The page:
Dam! Not the curse, word mind you (although sometimes we do say it under our breath and of course never around children…), but dams that produce hydro-electricity. With all the rolling black-outs in Kathmandu and the virtual lack of electricity in Resmi's village and the region where Kamal runs his lodge, we have learned to care a lot about dams in Nepal.
Nepal gets almost all of its power from hydroelectric dams. The reservoirs get quickly filled during the Monsoon season from June to September and provide power during the dry seasons, which are fall, winter and spring. There are about 20 major hydropower plants in the country, and many "microhydro" projects, but they can’t produce enough power for all year round. Only 40% of Nepal's residents actually have access to electricity, even sporadically, and if you live in a rural area, your chances of having power are down to 1 in 20.
It has been the dry season for 6 months now, and residents of Kathmandu (including our manufacturer) have only 6 hours of electricity - divided into two time blocks - every day. We have already written about "Load Shedding" (which means "no power for you: light a candle") and this is the time of year where the deficit of power really starts to become onerous. And the monsoon doesn't come for another 2-3 months, so it will get worse before it gets better - up to 22 hours of power cuts each day. This, in the capital city of the nation with almost 3 million residents.
Imagine for one moment what might happen here if BC Hydro said to Vancouver Metropolitan Area: "Sorry, residents, businesses and factories. We're out of water and therefore out of power. You're just going to have to live with rotating 20-hour blackouts for the next, oh, 9 months". Crisis! Mutiny!
So, what does all this mean to you and me and our friends in Nepal?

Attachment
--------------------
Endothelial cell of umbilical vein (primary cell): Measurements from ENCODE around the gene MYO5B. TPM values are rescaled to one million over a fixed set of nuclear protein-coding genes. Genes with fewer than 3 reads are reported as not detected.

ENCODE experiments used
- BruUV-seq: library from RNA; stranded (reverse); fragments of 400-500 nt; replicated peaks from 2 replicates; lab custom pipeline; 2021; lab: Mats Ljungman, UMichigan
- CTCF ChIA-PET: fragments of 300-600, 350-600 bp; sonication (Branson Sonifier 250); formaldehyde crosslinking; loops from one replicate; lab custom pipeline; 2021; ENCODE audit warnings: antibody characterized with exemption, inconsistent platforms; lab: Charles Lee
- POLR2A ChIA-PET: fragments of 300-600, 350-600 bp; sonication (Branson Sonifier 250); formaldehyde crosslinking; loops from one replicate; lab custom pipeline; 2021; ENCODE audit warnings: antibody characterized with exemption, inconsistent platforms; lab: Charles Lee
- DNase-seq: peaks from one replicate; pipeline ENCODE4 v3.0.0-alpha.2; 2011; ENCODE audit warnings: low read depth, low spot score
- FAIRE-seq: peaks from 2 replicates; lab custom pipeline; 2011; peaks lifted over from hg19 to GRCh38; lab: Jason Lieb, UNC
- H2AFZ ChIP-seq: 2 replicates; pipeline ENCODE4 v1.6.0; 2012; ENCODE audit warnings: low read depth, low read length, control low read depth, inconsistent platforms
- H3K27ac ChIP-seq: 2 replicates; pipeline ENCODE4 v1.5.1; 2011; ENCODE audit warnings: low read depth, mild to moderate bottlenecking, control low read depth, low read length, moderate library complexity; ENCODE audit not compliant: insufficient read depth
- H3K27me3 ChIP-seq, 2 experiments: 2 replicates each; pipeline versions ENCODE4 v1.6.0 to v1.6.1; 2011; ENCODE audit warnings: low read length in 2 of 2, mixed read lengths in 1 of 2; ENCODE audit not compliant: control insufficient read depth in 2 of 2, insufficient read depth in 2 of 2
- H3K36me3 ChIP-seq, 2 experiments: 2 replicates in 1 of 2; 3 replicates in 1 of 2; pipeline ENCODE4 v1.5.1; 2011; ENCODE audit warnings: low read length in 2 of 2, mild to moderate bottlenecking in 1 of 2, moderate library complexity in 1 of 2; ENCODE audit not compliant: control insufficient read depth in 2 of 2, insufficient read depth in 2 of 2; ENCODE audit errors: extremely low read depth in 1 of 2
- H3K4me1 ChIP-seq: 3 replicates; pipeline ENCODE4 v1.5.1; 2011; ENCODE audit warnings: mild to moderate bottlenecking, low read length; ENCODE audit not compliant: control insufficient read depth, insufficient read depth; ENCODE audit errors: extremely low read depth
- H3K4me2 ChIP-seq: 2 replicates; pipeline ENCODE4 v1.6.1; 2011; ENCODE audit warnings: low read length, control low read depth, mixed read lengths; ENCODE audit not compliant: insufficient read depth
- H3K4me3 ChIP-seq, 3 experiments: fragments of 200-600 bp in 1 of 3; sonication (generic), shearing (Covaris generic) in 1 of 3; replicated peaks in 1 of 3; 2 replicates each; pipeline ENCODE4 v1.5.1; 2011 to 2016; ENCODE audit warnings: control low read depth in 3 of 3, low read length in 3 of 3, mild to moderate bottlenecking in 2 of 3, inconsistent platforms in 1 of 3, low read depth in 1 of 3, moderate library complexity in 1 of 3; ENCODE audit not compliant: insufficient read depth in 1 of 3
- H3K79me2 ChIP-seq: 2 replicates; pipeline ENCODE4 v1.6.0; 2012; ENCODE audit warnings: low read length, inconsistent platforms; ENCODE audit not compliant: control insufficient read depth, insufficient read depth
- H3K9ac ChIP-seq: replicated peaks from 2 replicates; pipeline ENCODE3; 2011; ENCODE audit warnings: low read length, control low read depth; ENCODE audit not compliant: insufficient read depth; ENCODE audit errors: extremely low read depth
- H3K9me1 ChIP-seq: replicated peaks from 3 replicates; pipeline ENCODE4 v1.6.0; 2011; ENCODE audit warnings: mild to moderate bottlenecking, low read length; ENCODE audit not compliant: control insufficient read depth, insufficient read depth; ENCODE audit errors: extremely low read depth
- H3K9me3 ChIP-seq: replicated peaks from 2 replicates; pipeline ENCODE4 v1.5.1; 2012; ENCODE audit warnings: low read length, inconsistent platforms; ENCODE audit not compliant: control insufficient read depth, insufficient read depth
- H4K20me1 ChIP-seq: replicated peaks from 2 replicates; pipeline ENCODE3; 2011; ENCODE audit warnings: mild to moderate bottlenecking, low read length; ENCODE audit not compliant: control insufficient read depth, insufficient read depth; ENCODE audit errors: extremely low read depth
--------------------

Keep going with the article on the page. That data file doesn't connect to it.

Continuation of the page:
For us it means: needing endless patience and super-advance planning; delays or abrupt cut-offs in communication; and an ever-shifting schedule of when it might be possible to Skype or send photos - which is how we communicate much of our work. We have become much better at rolling with whatever happens. Or doesn't happen.
For you, it means that we have a slow response time for custom orders (especially in the dry season) and unpredictable shipment deliveries.
For Rajan, it means scheduling his workers at all hours of the day and night and purchasing expensive fuel for a generator.
We don't actually know yet what the implications of power cuts are for Resmi's school. This is on our list of "things to learn".
For Kamal at his lodge, he makes use of a small solar power system to run the lights and charge his mobile phone (over 50% of Nepali people now have access to mobile phone communications). And heat and cooking is done with wood or with propane carried uphill for 4 days from the nearest road.
Working and talking with people who live with such limitations on access to electricity has taught us not to sweat the small stuff. When our furnace stopped working and our pipes froze on the same day during this winter's cold snap, we were cursing and complaining and cold... until we got a call from Kamal who has never lived with heating or indoor running water, let alone hot running water. It was humbling: we have become less worried about what we refer to our as our 'first world problems'.
Really, it has all the makings of a self-help book: "How I went to Nepal, and stopped sweating the small stuff".
Needless to say, we are scrambling to get all our patterns and products sorted out so that once the power comes back on in June, we'll be ready - and Rajan will have what he needs - to start manufacturing our jackets for 2014/15. So this is why we care so much about dams in Nepal!